The Zambian Watchdog and the countryâ€™s other online media have recently come under heavy attack from President Michael Sata and other ministers, who have ordered government agencies to establish means of closing them.
This time however, the attack came from an unlikely source, Sataâ€™s wife Kaseba, who has Zambians not to read the Zambian Watchdog, because she says it is not a serious publication.
Zambiaâ€™s mainstream media has allegedly been compromised and has been accused of abetting corruption, while local online media says it exposes some of the dark side of the ruling Patriotic Front (PF) government.
The Zambian Watchdog has allowed people to express their views by writing and posting comments most of which is said to be in bad taste to the government.
Addressing Zambians in Namibia this week, Kaseba said: â€œstop addressing your concerns through the Zambian Watchdog but write to the president directly for your problems to be solved.â€
The Zambian Watchdog and other online media in the country have continuously reminded Sata of the failed 90-day PF policies. During his string of campaigns last year before the elections that brought him into office, Sata made a number of promises which he said would be fulfilled in 90 days if he was elected as president. So far, they say, he has failed to fulfil them.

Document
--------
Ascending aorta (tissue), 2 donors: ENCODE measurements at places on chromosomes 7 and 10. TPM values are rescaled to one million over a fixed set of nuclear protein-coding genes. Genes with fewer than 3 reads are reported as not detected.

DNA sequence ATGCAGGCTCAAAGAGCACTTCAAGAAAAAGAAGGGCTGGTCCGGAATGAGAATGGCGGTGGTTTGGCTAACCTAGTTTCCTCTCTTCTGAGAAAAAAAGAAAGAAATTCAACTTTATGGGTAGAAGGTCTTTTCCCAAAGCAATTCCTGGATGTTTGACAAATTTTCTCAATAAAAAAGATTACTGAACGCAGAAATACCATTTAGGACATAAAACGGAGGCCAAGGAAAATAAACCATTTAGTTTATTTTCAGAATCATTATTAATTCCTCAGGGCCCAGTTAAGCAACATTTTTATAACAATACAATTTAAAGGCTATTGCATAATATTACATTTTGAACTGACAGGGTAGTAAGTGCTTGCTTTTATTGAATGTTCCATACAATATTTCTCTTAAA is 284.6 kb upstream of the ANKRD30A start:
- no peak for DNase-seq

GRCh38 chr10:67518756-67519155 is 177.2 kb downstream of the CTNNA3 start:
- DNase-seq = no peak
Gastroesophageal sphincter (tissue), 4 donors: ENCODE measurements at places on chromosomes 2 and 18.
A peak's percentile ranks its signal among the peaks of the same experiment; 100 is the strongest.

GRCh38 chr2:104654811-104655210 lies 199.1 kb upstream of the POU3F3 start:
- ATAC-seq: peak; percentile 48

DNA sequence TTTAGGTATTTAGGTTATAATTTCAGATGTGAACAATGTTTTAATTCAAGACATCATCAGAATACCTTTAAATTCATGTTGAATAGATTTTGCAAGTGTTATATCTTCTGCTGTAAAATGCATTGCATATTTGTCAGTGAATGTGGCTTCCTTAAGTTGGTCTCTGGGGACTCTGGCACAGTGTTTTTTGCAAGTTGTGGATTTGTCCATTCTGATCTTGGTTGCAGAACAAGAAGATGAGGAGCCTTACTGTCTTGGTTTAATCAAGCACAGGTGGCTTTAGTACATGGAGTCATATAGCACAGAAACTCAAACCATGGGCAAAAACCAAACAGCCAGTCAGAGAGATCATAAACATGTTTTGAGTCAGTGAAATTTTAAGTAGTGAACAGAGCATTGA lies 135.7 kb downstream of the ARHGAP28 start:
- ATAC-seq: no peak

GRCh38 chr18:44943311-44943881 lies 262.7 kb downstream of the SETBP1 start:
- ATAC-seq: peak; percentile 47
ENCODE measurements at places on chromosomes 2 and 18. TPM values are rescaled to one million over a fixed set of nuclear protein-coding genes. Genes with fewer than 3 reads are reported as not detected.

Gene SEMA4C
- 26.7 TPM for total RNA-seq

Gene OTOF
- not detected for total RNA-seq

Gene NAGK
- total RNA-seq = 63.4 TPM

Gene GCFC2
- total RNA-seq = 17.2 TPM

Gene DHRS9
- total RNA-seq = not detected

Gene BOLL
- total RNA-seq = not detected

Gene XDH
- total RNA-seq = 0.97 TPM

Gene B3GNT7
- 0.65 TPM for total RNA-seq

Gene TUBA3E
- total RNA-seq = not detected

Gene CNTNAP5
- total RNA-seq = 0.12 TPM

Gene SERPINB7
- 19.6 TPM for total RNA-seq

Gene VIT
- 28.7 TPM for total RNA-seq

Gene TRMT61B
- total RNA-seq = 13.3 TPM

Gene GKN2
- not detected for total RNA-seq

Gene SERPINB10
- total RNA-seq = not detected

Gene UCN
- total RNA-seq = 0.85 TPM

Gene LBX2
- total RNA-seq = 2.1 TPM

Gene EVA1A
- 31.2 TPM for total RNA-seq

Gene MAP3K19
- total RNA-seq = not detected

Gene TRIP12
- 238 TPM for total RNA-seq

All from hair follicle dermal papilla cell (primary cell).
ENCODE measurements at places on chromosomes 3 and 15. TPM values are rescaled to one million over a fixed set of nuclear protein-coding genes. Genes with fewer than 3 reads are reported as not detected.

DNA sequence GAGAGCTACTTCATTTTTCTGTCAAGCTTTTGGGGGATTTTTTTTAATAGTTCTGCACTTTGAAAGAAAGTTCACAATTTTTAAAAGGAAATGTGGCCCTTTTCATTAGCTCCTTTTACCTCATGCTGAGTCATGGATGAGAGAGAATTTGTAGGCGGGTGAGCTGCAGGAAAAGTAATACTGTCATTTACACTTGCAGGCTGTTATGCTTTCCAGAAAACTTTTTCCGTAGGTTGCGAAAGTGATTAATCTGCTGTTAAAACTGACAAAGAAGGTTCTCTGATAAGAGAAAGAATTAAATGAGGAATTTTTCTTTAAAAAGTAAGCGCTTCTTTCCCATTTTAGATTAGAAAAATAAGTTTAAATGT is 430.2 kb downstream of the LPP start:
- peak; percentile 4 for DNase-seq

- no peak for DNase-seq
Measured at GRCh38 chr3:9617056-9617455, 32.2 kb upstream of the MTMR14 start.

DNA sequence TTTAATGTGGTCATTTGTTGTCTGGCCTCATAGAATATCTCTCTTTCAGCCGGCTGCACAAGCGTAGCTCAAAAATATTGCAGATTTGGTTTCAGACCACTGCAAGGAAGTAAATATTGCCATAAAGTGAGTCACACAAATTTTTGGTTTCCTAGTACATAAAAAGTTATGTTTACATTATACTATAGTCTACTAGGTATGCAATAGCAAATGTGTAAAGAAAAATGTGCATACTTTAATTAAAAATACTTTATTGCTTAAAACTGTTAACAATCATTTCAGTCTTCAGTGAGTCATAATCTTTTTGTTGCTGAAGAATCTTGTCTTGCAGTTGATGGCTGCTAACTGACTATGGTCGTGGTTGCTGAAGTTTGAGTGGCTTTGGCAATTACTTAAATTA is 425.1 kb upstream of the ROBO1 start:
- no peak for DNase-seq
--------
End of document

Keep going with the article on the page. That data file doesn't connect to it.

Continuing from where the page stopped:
Sata has already ordered the Zambian police to investigate journalists behind the Zambian Watchdog in a bid to arrest them and crack down on opposing views.
Former Evelyn Hone College head of media studies Clayson Hamasaka, his wife Pamela and some other journalists in state institutions have lost jobs for – among other reasons – being suspected of leaking information to online media.
Kaseba joins a long list of attackers of the countryâ€™s online media.
Sata himself, Foreign Affairs Minister Given Lubinda, Justice Minister Wynter Kabimba, Tourism and Arts Minister Sylvia Masebo, Defence Minister Geoffrey Mwamba and Information Permanent Secretary Amos Malupenga have all openly come out strongly against the Zambian Watchdog and other online media.
Sata and Masebo have both directed the Zambia Information and Communication Technology Authority (ZICTA) to closedown particularly the Zambian Watchdog but ZICTA has failed to do so because the Zambian Watchdog is said to be hosted outside the country.